Using NGINX, Lets Encrypt and Cron in Docker to manage HTTPS/SSL certificates for multiple domains

(July 5, 2020) NGINX is a hugely flexible webserver with which it's very easy to manage HTTPS with Lets Encrypt. With a simple configuration file it is easy to add HTTPS support to a back-end service, using NGINX's reverse proxy. It's possible to use this for deployments both small and large. As with any website Internet-visible nowadays, it is necessary to use HTTPS. Which leads to the task of using Lets Encrypt to provision SSL certificates for several domains, using NGINX to terminate the HTTPS connections, while proxying from NGINX to the actual services. This blog post discusses a Docker container designed explicitly for that purpose.

Manage Letsenrypt HTTPS/SSL certificates with a Docker container using Cron, Nginx, and Certbot

(June 29, 2020) Modern websites must have HTTPS support for security reasons. As a result web browsers and search engines have begun downgrading sites that do not support HTTPS. That means we all must have a simple, low cost, way to set up HTTPS support on our websites. The Letsencrypt project offers free SSL certificates for HTTPS. In this project we will create a Docker container for handling HTTPS via Nginx, and automated SSL certificate renewal using the Letsencrypt command-line tools (Certbot).

Avoid 'could not be accessed' error when deploying a Service to a Docker Swarm on AWS

(May 30, 2020) Launching a Docker Swarm on EC2 instances is relatively easy, but of course there are pitfalls. One involves deploying a service to the swarm, but getting an error message about being unable to access the container image from the ECR registry.

Creating a Docker Swarm using Multipass and Ubuntu 20.04 on your laptop

(May 21, 2020) Docker is a cool system for deploying applications as reusable containers, and Docker Swarm is a Docker Orchestrator that let's us scale the number of containers across multiple machines. Multipass is a very light weight virtual machine manager application running on Windows, Linux and macOS, that let's us easily set up multiple Ubuntu instances on our laptop at low performance impact. Therefore Multipass can serve as a means to easily experiment with Docker Swarm on your laptop, learning how it works, setting up networks, etc.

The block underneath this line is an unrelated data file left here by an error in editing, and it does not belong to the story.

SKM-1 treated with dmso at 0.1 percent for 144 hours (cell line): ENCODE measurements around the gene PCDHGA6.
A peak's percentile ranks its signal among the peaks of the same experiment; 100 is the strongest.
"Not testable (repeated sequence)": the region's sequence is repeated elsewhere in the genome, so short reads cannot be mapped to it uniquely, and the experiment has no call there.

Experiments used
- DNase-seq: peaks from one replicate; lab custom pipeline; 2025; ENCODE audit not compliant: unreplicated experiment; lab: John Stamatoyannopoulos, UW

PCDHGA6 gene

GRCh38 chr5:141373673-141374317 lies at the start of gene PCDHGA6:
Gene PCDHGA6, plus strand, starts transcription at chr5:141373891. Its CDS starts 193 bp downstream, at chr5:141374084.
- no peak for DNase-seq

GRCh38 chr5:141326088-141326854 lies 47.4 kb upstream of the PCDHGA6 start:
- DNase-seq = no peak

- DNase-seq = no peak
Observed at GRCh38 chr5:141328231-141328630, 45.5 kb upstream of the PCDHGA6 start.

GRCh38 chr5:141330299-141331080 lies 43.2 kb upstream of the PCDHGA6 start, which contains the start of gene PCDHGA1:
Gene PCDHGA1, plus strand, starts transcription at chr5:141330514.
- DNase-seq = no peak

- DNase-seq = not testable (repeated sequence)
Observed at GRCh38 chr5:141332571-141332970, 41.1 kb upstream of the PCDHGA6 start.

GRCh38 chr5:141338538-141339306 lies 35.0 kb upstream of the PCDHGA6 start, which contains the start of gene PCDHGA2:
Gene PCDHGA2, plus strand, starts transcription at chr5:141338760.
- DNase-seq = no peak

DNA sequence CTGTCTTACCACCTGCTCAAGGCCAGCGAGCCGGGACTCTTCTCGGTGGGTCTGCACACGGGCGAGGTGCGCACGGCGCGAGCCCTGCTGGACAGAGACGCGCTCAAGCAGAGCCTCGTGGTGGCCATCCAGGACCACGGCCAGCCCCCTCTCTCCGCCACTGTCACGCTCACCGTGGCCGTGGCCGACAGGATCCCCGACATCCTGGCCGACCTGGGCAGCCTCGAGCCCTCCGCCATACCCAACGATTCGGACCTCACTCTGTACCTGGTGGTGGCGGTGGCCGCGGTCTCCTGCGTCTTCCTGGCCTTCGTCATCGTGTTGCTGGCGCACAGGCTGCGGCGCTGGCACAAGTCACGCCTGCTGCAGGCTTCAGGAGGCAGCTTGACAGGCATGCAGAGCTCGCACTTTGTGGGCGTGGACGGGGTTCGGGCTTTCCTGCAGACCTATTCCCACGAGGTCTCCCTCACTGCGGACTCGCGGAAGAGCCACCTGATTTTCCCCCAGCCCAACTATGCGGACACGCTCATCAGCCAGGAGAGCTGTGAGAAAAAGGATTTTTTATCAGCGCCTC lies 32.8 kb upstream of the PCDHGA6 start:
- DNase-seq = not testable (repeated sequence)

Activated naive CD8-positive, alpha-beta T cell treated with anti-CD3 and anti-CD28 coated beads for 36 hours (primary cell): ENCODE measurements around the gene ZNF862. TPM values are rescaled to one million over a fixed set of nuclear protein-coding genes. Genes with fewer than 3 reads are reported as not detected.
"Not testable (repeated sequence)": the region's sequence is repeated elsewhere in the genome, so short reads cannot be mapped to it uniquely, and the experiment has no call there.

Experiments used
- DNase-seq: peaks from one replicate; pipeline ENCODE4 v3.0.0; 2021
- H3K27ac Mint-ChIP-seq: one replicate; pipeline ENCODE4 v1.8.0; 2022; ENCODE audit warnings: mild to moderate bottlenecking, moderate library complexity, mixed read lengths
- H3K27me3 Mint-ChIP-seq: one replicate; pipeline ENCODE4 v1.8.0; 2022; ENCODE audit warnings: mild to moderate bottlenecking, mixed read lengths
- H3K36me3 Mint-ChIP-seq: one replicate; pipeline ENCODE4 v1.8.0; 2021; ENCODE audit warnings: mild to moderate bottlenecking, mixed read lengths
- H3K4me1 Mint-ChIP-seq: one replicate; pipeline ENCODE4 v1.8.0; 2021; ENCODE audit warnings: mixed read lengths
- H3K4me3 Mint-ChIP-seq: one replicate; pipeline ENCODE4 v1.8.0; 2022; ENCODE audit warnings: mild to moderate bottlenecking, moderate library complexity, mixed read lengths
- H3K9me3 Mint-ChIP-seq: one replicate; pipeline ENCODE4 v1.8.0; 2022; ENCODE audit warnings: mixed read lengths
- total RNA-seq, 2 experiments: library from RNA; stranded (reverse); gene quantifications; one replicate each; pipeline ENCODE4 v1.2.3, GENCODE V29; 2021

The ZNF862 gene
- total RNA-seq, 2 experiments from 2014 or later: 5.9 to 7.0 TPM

Correctly launch MySQL on Docker for Windows, avoiding 'Bind on unix socket' error

(May 6, 2020) Docker is an excellent tool for launching Linux-containerized applications, and it even runs on Windows. But running Docker containers on Windows has a few unexpected rough edges. One will come if you try the default way to launch MySQL doesn't work on Windows. Instead of the expected successful launch you might instead be told Can't start server : Bind on unix socket and asked whether there is another MySQL server running. That misleading error can send you on a tangential wild goose chase.

Solve 'Drive has not been shared' error with Docker on Windows

(May 5, 2020) We often mount folders into a Docker container to ensure data is persistent while letting us freely destroy and recreate the container. But on Windows you might get a head-scratching error message saying "Unhandled exception: Drive has not been shared". The most common advice that might come up when searching the Internet is not about this situation, but about general file sharing in Windows. In this case the error refers to configuration settings in Docker.

Setting up Docker for an easy-to-configure self-hosting environment

(March 15, 2020) Self-hosting is about hosting Internet services in an easy-to-manage environment. Docker is an excellent tool for managing these kind of services since it is easy to reuse software packages, and it has a fairly strong security barrier around those packages. In many cases we'll just need to install and configure the Docker container. But to ease the task we need a well organized system for managing configuration files, data directories, and other stuff associated with running several Docker containers.

Installing a self-hosted Docker Registry to aid Docker image development

(March 15, 2020) When developing Docker images it's useful to store them in a Docker registry. While using Docker Hub is free, it's bad form to fill up that shared resource with images built for personal use. It's better to only publish the Docker images that are truly useful to everyone, and that have documentation. That leaves us with the problem of a location to host our own Docker images. Do we pay for a private repository somewhere? Or, as a self-hoster, do we host a local Docker Registry to store our personal Docker images? In this post let's explore the latter idea.

Installing Gitea for self-hosted Git service, replacing Gogs

(March 11, 2020) While Gogs is an excellent tool to have a self-hosted Git service (like Github), I recently found out the project is semi-abandoned. A group of Gogs users launched Gitea as a replacement, and in any case it looks like a better server. The goal here is to install Gitea, evaluate it, and see how to convert Gogs-based repositories over to Gitea. The result will be managed in the Docker self-hosting machine I have at home.

Easily manage Docker containers on both local and remote Docker hosts with Portainer